Thursday, January 15, 2015

Bootstrapping Standard Errors: Methods and AR(1) processes

The Famous Cameroon/Gelbach paper goes through:

Non parametric bootstraps
1. Pairs Cluster Bootstrap-se and Bootstrap-t
2. Residual and wild bootstrap 
Parametric bootstraps
3. Redidual bootstrap

The first method is just to repeat your regression/correlation X number of times, and plot the distribution of all X estimates to get a nonparametric estimate of the variance. However, what's key here, is that the sampling method mimic whatever issue you're trying to correct for. If it's clustering of standard errors, then you'll want to have a clustered sampler. 

The second and third method (in some sense) simulates "new data" on each run, and then proceeds as in (1). Method 2 reassigns the initial estimated residuals (nonparametric), while method 3 randomly samples new residuals (parametric, because it assumes a distribution on the residuals) from a standard normal. Nonparametric is preferred to parametric, but isn't always possible (like in your case). 

Method (2) is popular for bootstrapping when the # of clusters is small (so you're not just resampling the same data repeatedly, which would give you a crude estimate of the true distribution).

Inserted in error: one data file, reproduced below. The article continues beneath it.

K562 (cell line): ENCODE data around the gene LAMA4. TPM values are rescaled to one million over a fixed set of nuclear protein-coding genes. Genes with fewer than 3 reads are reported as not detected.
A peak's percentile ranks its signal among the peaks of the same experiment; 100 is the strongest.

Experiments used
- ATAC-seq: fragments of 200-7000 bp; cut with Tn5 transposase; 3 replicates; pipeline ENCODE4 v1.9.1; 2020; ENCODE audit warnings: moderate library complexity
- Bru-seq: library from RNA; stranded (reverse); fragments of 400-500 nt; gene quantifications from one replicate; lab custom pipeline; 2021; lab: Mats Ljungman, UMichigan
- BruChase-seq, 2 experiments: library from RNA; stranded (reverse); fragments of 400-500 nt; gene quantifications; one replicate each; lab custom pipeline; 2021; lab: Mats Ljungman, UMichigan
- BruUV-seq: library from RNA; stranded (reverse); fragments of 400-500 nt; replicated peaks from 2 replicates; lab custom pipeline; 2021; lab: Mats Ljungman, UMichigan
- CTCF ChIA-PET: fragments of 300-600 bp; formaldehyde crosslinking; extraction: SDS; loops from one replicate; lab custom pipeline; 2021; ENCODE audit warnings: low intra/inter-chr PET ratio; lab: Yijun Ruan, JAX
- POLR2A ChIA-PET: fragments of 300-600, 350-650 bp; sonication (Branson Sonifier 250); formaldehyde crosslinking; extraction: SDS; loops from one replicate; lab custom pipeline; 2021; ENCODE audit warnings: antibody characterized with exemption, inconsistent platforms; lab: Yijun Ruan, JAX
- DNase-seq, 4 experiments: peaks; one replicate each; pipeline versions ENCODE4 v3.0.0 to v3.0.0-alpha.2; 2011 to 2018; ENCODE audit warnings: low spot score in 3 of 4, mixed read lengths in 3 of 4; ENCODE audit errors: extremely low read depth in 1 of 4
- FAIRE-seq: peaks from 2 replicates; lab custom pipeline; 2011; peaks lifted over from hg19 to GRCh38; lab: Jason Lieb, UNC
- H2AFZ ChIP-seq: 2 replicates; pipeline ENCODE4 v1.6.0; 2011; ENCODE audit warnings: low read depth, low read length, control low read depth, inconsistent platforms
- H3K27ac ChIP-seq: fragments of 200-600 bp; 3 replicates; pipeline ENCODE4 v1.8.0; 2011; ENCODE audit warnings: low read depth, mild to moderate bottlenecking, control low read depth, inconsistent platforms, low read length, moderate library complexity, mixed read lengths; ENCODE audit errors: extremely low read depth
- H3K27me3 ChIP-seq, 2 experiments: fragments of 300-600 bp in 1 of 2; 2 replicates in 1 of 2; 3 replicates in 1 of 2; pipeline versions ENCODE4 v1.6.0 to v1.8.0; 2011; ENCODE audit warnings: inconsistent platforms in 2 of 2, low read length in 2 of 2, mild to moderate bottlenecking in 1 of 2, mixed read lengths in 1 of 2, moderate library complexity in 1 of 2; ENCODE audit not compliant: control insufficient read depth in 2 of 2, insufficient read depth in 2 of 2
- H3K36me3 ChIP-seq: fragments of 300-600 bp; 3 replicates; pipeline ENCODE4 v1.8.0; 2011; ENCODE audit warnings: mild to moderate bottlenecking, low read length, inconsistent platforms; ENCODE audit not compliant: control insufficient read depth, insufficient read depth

***Bootstrapping for an AR(1) process*******

Now, in the case of getting se's with an AR(1) process there are two options: non-parametric and parametric. With non-parametric you'll want to mimic the AR(1) process via the sampling method. With parametric you'll mimic the AR(1) process by literally generating data from an AR(1) process (see slide 23/28:

I haven't come across time series sampling akin to clustered sampling, so to bootstrap the se's on AR(1) process I don't see any other possibly other than a parametric bootstrap. 

Attached is Stata code for a basic nonparametric X,Y pairwise se-bootstrap. You can find R code here: My particular code doesn't really help your specific case, but gives an example. 

Some other links I checked out to understand this better:

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